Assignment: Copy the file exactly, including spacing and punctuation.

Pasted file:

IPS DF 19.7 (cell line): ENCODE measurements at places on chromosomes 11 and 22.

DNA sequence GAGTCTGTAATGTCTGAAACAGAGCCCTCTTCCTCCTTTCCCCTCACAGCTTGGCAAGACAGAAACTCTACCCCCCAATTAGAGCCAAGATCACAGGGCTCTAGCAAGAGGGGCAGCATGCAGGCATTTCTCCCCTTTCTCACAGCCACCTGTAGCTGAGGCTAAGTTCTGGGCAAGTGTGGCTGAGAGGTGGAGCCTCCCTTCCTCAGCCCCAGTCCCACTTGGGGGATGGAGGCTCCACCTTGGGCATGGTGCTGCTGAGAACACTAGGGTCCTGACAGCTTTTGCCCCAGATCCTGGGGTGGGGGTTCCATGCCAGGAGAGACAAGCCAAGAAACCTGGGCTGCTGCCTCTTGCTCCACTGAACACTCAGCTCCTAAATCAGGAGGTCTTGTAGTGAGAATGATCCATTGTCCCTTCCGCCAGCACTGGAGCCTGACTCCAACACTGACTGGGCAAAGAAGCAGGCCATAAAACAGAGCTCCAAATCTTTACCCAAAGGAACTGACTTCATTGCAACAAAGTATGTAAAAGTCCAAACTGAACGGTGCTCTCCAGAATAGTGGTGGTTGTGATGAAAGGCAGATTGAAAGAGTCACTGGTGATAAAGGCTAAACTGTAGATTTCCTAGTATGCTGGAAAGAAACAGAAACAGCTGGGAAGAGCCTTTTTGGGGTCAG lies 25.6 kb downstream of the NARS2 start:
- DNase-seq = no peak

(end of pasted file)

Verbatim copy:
IPS DF 19.7 (cell line): ENCODE measurements at places on chromosomes 11 and 22.

DNA sequence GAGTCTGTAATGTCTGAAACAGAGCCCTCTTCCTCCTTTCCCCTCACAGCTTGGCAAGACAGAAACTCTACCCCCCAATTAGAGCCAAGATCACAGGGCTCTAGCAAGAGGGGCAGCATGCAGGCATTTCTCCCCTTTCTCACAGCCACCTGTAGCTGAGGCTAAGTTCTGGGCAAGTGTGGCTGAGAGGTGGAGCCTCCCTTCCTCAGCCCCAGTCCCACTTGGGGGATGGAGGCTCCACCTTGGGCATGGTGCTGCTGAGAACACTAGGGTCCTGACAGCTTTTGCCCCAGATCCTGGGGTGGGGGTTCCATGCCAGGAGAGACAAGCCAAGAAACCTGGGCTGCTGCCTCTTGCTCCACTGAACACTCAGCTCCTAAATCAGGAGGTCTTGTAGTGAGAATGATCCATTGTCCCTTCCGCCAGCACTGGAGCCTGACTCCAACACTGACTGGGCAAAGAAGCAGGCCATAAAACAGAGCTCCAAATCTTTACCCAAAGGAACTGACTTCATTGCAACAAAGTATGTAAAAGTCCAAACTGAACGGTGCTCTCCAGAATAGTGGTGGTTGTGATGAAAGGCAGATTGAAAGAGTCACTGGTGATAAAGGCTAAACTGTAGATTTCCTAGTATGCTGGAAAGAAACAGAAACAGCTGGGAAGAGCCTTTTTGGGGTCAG lies 25.6 kb downstream of the NARS2 start:
- DNase-seq = no peak